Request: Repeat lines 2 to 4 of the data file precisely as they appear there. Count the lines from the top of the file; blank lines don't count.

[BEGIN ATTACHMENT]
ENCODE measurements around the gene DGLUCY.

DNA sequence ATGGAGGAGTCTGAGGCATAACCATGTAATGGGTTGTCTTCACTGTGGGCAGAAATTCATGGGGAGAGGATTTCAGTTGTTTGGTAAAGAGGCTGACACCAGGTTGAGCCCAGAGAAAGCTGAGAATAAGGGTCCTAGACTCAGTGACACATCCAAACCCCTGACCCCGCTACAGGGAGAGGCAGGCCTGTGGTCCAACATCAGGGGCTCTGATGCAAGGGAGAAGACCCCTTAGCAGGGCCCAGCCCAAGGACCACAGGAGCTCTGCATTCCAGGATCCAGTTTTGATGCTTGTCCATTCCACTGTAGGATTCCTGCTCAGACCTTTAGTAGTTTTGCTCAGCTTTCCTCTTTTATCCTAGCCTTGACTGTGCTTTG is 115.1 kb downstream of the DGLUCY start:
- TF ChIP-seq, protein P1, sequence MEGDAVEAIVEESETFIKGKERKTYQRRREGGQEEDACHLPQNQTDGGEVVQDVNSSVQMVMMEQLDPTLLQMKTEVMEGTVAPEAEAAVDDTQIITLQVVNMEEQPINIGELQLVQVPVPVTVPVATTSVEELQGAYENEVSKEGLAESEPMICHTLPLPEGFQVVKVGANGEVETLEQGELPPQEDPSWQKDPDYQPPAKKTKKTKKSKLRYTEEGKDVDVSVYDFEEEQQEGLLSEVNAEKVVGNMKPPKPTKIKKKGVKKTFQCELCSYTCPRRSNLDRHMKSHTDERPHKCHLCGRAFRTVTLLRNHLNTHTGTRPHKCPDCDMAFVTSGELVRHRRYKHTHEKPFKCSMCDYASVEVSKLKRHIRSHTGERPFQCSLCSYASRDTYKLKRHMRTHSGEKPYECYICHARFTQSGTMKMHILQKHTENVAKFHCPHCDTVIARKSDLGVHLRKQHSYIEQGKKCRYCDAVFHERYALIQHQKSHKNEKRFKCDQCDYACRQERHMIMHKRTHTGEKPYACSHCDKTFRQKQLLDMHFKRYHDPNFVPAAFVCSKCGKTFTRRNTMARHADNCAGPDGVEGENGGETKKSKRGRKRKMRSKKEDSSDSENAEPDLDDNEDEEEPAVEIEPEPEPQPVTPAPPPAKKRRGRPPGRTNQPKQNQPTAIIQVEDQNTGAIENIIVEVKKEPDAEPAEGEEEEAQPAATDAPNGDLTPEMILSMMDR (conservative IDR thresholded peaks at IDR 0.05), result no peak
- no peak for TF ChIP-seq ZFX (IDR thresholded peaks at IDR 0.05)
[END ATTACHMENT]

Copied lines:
DNA sequence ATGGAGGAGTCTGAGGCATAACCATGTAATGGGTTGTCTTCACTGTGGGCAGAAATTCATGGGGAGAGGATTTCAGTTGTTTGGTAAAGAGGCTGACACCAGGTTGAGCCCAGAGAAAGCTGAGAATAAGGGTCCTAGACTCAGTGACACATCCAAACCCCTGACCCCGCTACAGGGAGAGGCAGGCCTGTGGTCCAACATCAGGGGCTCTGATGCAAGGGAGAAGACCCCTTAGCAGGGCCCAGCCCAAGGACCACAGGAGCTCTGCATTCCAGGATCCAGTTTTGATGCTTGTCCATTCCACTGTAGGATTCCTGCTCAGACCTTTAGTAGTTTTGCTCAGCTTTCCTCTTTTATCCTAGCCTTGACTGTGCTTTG is 115.1 kb downstream of the DGLUCY start:
- TF ChIP-seq, protein P1, sequence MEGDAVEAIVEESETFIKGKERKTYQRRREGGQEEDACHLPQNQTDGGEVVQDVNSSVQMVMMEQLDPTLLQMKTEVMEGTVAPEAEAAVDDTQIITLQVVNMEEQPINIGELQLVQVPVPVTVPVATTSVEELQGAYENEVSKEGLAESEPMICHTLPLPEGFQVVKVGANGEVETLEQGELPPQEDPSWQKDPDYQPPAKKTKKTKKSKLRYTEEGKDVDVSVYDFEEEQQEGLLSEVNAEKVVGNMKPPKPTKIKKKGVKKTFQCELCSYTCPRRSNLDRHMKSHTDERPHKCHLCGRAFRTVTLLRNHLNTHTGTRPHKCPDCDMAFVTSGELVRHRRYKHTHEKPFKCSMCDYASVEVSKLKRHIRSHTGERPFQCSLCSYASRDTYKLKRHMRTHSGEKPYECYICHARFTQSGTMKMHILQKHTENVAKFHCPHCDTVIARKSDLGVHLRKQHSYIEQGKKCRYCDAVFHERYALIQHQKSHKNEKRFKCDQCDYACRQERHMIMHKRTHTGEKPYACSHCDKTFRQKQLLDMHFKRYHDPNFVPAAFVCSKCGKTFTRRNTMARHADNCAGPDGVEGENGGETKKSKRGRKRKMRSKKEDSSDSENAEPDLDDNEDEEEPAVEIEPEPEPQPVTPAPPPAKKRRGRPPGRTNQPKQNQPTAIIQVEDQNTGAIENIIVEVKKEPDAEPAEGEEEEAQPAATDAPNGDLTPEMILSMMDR (conservative IDR thresholded peaks at IDR 0.05), result no peak
- no peak for TF ChIP-seq ZFX (IDR thresholded peaks at IDR 0.05)